Editor's Note: A New Universal Resource Locator for EMLS

Beginning with EMLS 2.2, we have employed what is known as a Persistent Uniform Resource Locator (PURL). A PURL is a URL which points not directly to a location but, rather, points to a service which will redirect a WWW browser to the location being sought. More information about PURLs can be found on the Online Computer Library Center (OCLC) PURL page, at <URL: http://purl.oclc.org/>.

This action reflects thought on a number of concerns, most notably the strong desire that the pages of EMLS have a stable address (if not exact location) for purposes of access, linking, citation, and so forth. This desire, perhaps idealistic when one considers the nature of the medium in which EMLS publishes, is challenged by what is a very pragmatic concern: in the near future, the local machine which hosts our server will be moving and, consequently, EMLS materials will move along with it. Adopting a PURL some time before the move assists in making the transition from one machine to another, and one URL to another, slightly less awkward than it would be otherwise; in practical terms, it allows considerable interim period for the many direct links to our pages, and for the personal bookmarks of our regular readers and users, to be updated. As well -- and in consideration of the flux which, sadly, can characterize aspects of publication in the electronic medium -- it ensures that future moves will take place seamlessly.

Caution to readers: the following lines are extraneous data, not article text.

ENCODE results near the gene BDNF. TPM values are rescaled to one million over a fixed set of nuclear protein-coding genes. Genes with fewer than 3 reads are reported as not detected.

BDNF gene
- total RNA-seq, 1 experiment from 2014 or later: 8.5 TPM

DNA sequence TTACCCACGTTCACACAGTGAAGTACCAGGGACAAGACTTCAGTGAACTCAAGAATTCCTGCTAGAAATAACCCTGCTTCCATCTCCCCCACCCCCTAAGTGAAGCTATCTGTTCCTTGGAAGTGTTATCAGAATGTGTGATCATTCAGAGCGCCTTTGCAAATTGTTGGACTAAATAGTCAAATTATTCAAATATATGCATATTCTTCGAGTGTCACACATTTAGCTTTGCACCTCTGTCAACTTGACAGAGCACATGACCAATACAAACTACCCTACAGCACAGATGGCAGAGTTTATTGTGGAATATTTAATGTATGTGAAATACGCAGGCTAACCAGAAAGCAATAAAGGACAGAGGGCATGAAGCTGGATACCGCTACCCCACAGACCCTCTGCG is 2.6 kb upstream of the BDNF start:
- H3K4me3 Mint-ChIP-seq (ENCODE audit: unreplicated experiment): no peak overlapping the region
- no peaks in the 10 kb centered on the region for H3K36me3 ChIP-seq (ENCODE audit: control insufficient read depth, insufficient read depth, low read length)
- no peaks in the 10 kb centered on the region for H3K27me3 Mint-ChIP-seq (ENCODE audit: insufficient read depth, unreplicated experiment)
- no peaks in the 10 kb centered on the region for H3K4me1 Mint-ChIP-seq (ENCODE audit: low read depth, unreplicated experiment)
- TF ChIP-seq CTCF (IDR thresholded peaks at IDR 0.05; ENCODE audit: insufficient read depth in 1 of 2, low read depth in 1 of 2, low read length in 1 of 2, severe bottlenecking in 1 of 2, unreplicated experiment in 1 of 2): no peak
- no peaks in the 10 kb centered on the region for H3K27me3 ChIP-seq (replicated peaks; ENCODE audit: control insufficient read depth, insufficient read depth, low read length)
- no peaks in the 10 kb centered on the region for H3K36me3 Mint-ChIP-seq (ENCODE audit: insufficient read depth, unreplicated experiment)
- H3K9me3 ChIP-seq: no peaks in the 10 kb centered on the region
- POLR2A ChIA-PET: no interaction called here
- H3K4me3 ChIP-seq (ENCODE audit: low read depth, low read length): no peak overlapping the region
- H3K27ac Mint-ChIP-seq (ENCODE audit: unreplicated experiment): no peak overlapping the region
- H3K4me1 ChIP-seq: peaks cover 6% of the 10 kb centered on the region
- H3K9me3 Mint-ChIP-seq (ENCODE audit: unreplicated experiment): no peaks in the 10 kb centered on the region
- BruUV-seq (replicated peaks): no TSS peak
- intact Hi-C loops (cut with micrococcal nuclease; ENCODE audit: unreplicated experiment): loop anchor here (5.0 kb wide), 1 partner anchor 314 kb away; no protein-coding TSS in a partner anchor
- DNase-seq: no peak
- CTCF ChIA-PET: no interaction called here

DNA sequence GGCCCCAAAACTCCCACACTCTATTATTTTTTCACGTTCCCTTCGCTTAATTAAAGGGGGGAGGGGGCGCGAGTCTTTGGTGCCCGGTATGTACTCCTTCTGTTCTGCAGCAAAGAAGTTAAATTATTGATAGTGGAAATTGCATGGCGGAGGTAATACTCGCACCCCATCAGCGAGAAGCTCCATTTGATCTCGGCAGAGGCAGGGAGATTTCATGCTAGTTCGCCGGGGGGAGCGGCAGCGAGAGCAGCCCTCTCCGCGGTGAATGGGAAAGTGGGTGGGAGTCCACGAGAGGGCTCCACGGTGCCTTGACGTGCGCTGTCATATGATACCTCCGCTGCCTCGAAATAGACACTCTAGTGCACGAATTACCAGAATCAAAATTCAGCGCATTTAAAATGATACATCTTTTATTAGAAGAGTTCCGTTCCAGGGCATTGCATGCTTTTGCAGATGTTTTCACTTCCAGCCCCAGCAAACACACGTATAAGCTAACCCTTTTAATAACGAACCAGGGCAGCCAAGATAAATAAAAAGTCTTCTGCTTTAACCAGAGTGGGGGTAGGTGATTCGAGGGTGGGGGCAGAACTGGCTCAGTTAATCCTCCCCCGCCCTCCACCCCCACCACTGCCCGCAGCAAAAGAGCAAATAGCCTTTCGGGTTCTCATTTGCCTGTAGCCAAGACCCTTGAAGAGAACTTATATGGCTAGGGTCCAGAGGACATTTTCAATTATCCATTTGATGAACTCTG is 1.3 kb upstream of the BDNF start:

PURL addresses for our three sites are as follows:

The structural organization of our pages will remain unaltered, and the URL for our archive at the National Library of Canada, <URL: http://www.nlc-bnc.ca/eppp-archive/emls/>, will not be altered to PURL format.

To alter links and bookmarks to reflect our PURL, we suggest the following:

We apologize for any inconvenience this may cause, but hope that our readers will agree that, at this time, a resolution service for our URL such as that offered by OCLC will ensure that future machine relocations will be able to proceed with no interruption of service.


1996, R.G. Siemens (Editor, EMLS).